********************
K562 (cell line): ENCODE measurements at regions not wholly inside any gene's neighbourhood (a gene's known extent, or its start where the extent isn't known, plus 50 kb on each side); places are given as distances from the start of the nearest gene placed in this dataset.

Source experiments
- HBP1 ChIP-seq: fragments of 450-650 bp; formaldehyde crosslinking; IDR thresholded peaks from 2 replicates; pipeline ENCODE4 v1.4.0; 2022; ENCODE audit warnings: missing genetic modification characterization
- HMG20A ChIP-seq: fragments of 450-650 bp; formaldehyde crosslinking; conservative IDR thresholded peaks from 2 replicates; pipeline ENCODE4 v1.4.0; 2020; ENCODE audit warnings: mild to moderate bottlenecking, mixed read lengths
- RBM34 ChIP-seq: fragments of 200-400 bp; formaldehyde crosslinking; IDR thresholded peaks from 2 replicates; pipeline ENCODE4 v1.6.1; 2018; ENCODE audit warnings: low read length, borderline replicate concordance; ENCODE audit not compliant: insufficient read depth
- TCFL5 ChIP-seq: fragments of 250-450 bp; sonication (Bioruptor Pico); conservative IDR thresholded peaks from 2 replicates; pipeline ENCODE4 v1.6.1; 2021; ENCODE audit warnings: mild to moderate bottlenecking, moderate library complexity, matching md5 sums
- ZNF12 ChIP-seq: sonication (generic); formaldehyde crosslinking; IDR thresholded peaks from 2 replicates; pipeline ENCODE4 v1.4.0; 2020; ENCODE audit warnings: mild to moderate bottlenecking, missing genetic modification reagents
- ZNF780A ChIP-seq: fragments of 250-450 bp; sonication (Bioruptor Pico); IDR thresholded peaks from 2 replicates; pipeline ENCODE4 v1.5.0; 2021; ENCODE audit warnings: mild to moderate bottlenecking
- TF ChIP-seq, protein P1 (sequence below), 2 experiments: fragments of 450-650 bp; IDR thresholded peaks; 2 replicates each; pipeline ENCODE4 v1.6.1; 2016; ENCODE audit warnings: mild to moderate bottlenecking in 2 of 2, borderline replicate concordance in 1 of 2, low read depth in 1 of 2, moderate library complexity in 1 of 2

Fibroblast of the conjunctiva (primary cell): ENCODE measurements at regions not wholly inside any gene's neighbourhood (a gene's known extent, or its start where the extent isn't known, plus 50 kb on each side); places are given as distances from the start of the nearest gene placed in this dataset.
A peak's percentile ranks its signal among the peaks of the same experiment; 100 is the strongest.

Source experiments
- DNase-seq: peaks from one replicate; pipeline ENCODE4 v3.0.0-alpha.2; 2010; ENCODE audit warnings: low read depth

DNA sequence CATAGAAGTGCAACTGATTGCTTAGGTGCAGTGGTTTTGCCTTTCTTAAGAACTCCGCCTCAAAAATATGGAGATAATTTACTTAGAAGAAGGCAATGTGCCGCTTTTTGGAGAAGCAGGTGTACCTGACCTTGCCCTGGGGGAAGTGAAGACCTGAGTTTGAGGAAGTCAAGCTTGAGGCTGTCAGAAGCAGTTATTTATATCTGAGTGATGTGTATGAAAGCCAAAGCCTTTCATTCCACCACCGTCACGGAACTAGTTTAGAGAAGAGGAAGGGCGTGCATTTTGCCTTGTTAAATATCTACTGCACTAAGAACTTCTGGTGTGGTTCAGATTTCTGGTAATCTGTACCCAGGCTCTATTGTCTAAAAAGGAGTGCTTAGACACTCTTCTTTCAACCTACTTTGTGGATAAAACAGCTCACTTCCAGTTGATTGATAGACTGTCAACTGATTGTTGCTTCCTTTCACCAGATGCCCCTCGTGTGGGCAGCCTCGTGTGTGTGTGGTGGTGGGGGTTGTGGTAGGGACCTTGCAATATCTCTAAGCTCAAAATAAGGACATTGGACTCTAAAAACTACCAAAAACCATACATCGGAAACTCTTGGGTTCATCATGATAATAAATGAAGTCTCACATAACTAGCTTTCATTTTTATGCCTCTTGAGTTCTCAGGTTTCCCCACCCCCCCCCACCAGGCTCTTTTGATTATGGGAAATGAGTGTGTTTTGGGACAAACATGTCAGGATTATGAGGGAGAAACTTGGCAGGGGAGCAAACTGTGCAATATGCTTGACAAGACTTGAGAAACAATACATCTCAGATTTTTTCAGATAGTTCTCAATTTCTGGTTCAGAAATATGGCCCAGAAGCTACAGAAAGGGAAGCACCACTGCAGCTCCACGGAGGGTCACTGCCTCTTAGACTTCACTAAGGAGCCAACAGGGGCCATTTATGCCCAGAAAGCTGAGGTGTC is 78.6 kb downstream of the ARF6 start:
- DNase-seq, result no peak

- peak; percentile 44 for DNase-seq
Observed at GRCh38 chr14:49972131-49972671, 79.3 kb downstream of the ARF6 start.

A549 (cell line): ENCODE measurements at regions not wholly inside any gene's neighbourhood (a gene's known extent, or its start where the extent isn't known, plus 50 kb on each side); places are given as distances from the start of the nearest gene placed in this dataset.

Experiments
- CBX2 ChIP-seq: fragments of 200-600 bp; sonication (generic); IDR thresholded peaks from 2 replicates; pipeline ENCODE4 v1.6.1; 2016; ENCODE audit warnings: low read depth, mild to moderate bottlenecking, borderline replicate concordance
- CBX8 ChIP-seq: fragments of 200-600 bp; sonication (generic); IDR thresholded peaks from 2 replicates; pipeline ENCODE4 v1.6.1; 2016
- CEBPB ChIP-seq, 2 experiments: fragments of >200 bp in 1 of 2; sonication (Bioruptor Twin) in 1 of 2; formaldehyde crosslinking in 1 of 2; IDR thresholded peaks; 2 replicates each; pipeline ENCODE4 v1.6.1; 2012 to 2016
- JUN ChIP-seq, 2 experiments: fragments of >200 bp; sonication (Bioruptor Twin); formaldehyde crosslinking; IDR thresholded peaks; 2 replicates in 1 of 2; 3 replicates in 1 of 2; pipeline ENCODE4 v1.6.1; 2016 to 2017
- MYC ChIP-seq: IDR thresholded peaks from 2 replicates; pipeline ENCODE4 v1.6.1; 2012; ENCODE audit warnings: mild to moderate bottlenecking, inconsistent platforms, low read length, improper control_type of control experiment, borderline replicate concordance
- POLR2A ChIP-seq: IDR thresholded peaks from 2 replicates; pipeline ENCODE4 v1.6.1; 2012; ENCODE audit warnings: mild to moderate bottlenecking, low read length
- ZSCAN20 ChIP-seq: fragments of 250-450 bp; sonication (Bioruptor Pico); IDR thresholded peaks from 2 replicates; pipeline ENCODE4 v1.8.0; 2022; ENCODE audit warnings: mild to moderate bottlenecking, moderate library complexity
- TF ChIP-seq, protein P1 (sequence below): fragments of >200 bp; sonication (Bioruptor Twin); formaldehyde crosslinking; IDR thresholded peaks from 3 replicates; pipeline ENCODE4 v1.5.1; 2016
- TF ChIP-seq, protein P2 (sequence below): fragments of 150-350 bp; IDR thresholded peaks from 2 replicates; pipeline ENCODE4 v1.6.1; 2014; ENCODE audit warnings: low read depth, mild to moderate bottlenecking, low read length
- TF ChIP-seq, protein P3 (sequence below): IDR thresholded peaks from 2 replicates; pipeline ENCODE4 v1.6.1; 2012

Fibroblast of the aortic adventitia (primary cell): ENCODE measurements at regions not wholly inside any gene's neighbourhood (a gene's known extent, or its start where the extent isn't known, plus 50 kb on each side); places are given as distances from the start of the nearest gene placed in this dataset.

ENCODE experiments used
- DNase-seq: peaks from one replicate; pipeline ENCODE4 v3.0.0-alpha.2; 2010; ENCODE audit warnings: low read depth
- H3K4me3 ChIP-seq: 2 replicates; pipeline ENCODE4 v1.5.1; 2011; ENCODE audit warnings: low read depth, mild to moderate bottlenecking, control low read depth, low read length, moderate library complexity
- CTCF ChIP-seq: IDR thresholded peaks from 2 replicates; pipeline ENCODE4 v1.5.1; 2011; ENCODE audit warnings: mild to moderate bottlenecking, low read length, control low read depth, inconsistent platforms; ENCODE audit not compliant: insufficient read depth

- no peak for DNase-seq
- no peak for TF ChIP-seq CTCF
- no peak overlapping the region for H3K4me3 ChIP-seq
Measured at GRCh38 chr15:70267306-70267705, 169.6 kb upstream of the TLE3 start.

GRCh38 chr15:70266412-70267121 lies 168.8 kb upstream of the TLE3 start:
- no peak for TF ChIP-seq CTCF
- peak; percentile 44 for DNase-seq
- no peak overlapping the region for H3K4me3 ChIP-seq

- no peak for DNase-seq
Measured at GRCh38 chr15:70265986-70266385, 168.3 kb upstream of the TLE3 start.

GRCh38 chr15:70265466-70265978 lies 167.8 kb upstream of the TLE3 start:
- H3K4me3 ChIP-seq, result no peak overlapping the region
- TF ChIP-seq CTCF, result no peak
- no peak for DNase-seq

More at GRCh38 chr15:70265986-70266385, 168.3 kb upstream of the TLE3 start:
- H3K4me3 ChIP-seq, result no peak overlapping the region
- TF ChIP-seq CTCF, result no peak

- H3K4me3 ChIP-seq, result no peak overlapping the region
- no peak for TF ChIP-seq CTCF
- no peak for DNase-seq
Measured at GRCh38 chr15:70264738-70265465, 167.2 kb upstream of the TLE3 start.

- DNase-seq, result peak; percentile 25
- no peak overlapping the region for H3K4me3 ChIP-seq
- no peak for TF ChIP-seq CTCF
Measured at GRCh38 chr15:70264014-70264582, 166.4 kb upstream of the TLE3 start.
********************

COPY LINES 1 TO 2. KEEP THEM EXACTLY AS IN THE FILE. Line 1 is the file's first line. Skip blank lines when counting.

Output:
K562 (cell line): ENCODE measurements at regions not wholly inside any gene's neighbourhood (a gene's known extent, or its start where the extent isn't known, plus 50 kb on each side); places are given as distances from the start of the nearest gene placed in this dataset.

Source experiments